On October 3, 2016

In Search of Secure DevOps

If you are of a certain age, you may recall seeing ads for Reese’s Peanut Butter Cups that depicted a scenario where chocolate and peanut butter are accidentally combined, changing the landscape of candy manufacturing…forever!  As a big fan of Reese’s Cups myself, I wholeheartedly agree that combining chocolate and peanut butter in the right measure is life-changing.

The same can be said for combining the automation and production-first mentality of Operations with the agility and innovation of the Development world.  When developers and operations come together to work toward one goal, DevOps happens. It promises increased collaboration, which helps enterprises automate, become more agile, and eliminate waste to create a more reliable infrastructure.

Many enterprises claim that automated development practices have accelerated software development to a speed well ahead of what traditional methods deliver. Netflix is one of them, having pioneered the development technique for many industries.

Security Concerns

In 2016, Puppet’s State of DevOps Report revealed that high-performing IT organizations that use the DevOps approach are able to deploy 200 times more frequently than lower performers. Some cynics in security circles contend that the sheer speed of development weakens security. As developments move too swiftly, security teams may simply not be able to keep up with testing, detecting problems, and quality control.

Some critics also claim that there is still a lack of maturity with emerging DevOps tools. This includes issues such as tricky integration with enterprise directory services, lack of access control, and weak configuration checks.

This fallacy, known as “The False Cause,” is defined as “presuming that a real or perceived relationship between things means that one is the cause of the other.”  Just because some people do DevOps badly, doesn’t mean that DevOps is bad.  The trick to innovating is to measure twice and cut once.  To do so, it is imperative that your architects and lead engineers work together to build a process that works for each department at the onset.  This is more achievable than you think when you look at DevOps as a journey and not a destination.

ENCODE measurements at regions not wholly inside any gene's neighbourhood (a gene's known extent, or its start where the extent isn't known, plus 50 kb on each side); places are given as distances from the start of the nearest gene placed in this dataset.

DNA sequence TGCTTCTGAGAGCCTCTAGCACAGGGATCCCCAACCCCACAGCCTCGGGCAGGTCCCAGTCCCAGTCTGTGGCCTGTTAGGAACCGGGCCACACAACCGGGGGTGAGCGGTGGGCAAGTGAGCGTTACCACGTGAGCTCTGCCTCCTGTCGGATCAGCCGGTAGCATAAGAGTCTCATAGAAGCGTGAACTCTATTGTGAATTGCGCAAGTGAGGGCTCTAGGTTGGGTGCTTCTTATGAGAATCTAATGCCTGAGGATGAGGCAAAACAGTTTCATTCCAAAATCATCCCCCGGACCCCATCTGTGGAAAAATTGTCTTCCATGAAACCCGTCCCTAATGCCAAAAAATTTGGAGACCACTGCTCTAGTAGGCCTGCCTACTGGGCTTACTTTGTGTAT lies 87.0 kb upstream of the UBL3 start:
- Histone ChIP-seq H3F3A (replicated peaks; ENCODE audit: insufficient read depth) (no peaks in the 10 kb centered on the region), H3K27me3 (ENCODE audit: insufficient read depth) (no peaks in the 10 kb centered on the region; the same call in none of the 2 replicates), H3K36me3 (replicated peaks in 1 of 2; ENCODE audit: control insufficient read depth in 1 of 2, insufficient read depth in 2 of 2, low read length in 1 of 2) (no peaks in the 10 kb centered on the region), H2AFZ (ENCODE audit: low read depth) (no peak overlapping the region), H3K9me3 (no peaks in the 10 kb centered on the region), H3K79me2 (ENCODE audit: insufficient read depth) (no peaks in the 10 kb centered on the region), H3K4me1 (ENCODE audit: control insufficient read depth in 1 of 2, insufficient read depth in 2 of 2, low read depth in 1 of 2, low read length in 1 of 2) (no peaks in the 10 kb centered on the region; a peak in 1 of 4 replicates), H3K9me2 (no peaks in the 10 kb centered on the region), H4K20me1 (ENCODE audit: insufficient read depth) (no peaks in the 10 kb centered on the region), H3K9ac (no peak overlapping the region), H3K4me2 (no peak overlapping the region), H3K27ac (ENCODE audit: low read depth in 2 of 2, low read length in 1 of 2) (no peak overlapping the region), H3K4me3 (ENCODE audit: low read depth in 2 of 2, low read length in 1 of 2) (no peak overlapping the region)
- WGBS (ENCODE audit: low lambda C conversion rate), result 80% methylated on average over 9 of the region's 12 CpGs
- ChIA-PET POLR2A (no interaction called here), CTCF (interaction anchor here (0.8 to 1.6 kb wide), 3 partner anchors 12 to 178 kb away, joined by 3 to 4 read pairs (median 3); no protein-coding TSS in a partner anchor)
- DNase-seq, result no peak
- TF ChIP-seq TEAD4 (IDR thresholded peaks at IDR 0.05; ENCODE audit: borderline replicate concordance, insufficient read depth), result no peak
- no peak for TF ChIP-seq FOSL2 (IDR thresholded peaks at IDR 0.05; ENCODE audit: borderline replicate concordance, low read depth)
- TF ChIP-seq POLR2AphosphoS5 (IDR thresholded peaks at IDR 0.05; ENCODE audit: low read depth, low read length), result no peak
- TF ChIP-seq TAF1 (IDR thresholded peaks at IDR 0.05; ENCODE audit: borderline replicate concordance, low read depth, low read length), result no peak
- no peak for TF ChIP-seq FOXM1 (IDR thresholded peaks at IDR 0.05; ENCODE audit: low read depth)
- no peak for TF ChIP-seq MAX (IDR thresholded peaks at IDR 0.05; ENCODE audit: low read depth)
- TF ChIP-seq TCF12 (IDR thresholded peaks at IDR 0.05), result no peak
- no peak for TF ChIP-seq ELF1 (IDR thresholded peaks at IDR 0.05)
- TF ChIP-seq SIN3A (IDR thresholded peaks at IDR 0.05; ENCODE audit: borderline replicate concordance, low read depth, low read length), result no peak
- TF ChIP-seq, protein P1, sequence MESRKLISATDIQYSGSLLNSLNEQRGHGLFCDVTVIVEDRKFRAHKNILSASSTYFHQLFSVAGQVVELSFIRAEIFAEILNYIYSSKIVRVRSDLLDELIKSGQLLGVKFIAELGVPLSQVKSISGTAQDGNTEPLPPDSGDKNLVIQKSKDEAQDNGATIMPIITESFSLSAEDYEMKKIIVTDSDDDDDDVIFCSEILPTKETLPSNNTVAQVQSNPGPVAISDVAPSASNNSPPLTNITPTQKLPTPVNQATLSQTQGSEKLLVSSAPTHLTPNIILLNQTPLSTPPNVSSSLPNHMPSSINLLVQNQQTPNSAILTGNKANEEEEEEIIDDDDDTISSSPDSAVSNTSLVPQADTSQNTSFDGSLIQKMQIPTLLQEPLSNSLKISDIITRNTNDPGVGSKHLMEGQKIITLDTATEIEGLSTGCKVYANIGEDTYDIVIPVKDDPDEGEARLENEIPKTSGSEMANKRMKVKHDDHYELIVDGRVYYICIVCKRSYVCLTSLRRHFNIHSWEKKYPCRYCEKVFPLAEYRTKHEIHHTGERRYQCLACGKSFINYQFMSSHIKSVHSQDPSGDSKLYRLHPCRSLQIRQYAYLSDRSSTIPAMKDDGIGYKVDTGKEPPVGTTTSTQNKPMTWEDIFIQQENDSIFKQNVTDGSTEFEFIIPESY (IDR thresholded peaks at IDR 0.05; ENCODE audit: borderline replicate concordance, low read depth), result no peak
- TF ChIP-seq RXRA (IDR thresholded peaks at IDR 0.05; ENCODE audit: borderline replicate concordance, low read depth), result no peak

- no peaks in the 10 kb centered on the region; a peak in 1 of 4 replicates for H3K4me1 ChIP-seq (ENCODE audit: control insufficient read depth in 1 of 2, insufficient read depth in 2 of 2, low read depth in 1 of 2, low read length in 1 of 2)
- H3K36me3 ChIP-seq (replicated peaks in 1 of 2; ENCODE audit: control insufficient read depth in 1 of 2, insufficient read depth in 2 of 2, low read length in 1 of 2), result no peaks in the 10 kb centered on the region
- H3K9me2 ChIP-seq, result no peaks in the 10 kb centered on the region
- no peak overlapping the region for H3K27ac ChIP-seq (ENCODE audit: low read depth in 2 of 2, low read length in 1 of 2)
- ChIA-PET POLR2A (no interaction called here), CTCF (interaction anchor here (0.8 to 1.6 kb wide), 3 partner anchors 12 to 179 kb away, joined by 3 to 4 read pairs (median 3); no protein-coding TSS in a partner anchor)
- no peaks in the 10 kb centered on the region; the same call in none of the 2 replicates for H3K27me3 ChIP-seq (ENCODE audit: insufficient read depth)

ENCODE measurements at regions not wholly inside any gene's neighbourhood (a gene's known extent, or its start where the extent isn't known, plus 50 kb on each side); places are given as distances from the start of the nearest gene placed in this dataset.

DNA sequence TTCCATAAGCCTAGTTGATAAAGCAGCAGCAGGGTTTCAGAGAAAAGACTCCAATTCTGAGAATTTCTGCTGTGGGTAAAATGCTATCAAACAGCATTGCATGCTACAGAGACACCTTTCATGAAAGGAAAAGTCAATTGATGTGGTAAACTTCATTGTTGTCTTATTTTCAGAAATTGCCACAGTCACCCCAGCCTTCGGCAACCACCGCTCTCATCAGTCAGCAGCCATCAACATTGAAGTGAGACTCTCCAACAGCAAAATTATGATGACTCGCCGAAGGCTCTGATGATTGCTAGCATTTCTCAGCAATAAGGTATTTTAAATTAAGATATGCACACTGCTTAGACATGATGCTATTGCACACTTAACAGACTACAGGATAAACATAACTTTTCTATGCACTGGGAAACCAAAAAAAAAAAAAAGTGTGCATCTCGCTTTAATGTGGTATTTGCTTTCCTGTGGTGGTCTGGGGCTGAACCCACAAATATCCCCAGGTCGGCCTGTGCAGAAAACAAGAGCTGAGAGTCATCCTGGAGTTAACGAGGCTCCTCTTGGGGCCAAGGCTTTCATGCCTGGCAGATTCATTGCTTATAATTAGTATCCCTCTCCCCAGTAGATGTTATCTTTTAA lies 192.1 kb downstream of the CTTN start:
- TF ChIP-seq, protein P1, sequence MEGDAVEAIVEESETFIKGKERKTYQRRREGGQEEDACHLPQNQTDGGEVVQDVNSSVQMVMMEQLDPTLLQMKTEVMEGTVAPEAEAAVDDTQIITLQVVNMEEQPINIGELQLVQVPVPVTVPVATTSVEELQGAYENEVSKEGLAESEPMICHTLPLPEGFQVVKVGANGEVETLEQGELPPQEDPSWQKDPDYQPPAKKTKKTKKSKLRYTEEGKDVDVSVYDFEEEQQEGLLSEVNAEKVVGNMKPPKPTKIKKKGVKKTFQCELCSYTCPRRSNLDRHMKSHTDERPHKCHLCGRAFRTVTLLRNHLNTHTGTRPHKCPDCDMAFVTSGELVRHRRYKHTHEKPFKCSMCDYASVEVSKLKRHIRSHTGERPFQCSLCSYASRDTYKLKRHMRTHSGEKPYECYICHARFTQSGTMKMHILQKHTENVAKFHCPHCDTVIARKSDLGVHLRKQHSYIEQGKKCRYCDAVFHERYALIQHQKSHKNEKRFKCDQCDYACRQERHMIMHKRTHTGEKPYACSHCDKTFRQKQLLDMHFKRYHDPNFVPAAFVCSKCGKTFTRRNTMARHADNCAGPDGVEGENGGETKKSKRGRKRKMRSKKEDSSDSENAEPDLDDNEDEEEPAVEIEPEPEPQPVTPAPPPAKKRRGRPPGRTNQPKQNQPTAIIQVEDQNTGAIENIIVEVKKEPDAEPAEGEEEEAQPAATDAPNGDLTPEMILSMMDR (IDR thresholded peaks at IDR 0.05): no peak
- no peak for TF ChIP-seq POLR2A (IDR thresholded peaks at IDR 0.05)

Experts in Defense of DevOps

Gartner analyst David Cearley says that developers and operations teams working together is good as long as security is an integral part of the development process from the start. He adds that firewalls and other border defense tools are not enough these days, when cyber criminals are flexing more muscles than their security counterparts.

Forrester analyst Kurt Bittner believes that DevOps is a very structured and controlled environment where testers and auditors get visibility into what is being built. They can perform various testing activities such as code scanning, security-related testing, proposing peer review, or recommending additional security features.

David Mortman, chief security architect for Dell, defends DevOps if it’s done right. He says that this development model improves software security. Developers use tools to automate testing, limiting human intervention and even unauthorized manual tweaking in the process.

The CIO at the Center of DevOps Security

Enhancing security involves the coordinated execution of activities among people, processes, and technology. Traditionally, security people have their own lingo – risk, vulnerability, breach, exposure, compromise – that often exudes negativity. Developers fear that development could be stalled if every security-related issue is brought up during the development process. The security group is consulted last, given a minor role, or forgotten all together. Clearly, there still exists a cultural divide among developers, the operations group, and the security team.

CIOs should be prepared for a difficult culture shift in their IT organizations. Confronting each team’s preconceived notions and biases and implementing a unified approach to development, operations, and security are huge challenges that CIOs need to address.  However, don’t forget that top-down management will only get you so far with your IT teams.  Take it from us — the side effect of good automation is good behavior.

If you want to learn more about DevOps, visit us at Coda Global today.

  • By Troy Vetter  0 Comments   2
  • CIO, development, DevOps, enterprise, IT, operations, security

    0 Comments

    Leave a Reply

    Your email address will not be published. Required fields are marked *